1. French presidential elections, Hollande, is on course for victory and his election will be a direct challenge to the Merkozy austerity consensus.
|Not as sexy as Sarko ....|
3. Merkel / Germany has state elections in Schleswig- Holstein. Another possible mess. Personally I rule out a CDU / right win. Just another result which will test the resolve of markets.
4. Finally leaving aside the start of the Giro d'Italia we have First round of Italian local elections. I haven't followed this, but the markets will be nervous ahead of the May 11 bill auction.
How can any of this be good. I should have thought about this on Friday. Yes the US jobs number was not good, but more importantly the markets clearly said the multiple risks were not worth holding over-priced equities over the weekend.
Readers of my blog know my cynicism regarding the natural gas market. A mate of mine recently did quite well taking a quick turn on some bombed out NG producers, but I don't trust. But, instead of droning on about how bearish I am lets look for some positives. The main one I see is that activity in the forward hedging market has nearly completely dried up. Platts news service reported on May 2, that one of the US natural gas market's biggest and richest players, John Arnold of hedge fund Centaurus Energy, essentially walked away from the market because trading margins had shrunk to uninteresting levels. The same piece said that traders believed that the largest producers such as Chesapeake were likely to have no hedges at all, which is very unusual. To me that says that producers see little downside from here and this no doubt helped my mate in his trade. What I wouldn't want to do though is move too far downstream in my thinking as margins seem unlikely to expand enough to help generators of power via NG. Stayed tuned.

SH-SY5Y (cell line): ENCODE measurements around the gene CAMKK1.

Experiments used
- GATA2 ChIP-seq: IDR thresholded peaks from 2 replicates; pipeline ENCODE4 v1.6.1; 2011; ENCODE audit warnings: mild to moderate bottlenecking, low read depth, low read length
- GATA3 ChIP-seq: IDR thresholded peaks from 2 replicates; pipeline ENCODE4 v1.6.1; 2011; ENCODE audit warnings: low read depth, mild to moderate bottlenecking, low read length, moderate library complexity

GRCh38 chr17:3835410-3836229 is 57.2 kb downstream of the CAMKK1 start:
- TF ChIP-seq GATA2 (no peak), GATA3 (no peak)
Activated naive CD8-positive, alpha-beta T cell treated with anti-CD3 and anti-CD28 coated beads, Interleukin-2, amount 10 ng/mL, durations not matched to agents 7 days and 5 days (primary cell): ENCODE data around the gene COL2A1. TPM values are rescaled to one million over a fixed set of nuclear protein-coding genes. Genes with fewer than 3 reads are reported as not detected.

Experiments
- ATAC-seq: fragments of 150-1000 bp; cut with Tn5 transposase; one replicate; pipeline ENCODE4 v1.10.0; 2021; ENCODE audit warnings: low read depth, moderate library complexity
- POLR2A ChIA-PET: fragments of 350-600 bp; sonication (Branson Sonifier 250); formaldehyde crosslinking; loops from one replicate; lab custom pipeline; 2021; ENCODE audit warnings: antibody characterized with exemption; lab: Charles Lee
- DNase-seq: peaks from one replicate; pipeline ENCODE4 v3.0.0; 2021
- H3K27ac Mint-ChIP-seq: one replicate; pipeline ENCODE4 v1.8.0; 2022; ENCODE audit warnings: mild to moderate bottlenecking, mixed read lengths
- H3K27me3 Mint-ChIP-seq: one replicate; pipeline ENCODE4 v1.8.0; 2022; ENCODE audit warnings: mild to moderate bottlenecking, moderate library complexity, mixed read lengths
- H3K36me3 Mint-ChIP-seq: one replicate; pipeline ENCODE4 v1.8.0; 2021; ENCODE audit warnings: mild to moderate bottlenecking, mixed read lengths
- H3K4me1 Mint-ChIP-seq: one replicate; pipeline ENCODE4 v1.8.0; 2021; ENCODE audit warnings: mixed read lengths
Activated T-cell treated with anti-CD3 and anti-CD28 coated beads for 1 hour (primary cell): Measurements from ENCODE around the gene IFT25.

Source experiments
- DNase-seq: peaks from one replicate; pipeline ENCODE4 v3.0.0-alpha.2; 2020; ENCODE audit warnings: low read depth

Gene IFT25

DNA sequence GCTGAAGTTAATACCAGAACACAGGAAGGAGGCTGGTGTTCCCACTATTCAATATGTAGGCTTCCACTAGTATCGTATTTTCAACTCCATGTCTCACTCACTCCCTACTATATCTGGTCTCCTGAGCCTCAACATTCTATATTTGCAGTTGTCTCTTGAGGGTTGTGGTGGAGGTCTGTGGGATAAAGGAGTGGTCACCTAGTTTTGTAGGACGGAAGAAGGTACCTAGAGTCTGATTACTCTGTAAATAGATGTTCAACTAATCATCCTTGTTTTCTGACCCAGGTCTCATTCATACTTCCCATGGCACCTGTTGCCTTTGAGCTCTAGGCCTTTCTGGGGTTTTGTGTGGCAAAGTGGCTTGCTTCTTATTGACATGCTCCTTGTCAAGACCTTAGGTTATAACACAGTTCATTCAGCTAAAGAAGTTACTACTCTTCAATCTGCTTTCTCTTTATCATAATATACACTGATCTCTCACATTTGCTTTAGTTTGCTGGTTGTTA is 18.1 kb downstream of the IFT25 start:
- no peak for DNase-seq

Finally an interesting OpEd in the NY Times regarding India's slowing economy. The IMF has a growth f/c for India in 2012 of 6.9%, yet 4Q11 was 6.1%. Surely it's not reasonable to think that growth had accelerated since then given the energy price surge? Just another reason to not expect that the BRICs are going to be bailing out the world anytime soon.
Back to cycling . . .
I did the Col de Saxel on Saturday, just to see if I could beat my time from earlier in the week. Good news is I took 3 minutes off my climbing time. Bad news is I'm still 18th of 19 riders who have recorded times on Strava. If I can cut that by a minute I'll shoot up the board . . . well 3 places:
I had ball going up and was really proud of myself and the way I rode. On the flip side the blue skies disappeared on the way back down and I had to ride the 30k's to Geneva in pouring rain. I literally was able to pour water out of my shoes when I finally made it home. Still I'm very lucky to have the opportunity to do this. Smile.
The Giro d'Italia always casts one's mind back to the great feats of past riders. I particularly like the image of the bald Marco Pantani sprinting up mountains in record times.
Of course Pantani was juiced . . . the picture above shows him in 1999 when he smashed climbing records throughout the great stages in the alpine regions of the north. Apparently he was on the works . . . but the Italians still loved him. He died of cocaine poisoning in 2004. There's a memorial to him on the great climb of the Mortirolo and this year on stage 20 of the Giro the riders will climb past the memorial before heading for the heart stopping Stelvio. I wonder what they'll think as they look up the 12 degree slope on the hair pin switch back where the statue sits???
Just for the record here's stage 20. I suggest if you want to try it you get very fit .... there are parts of these climbs that reach 18 degree gradients.
Stage 1 Time trial .... BMC's Taylor Phinney was fastest, though he had mechanical problems on stage 2, you can follow him on Strava ... just so you know the difference between pro's and we mortals.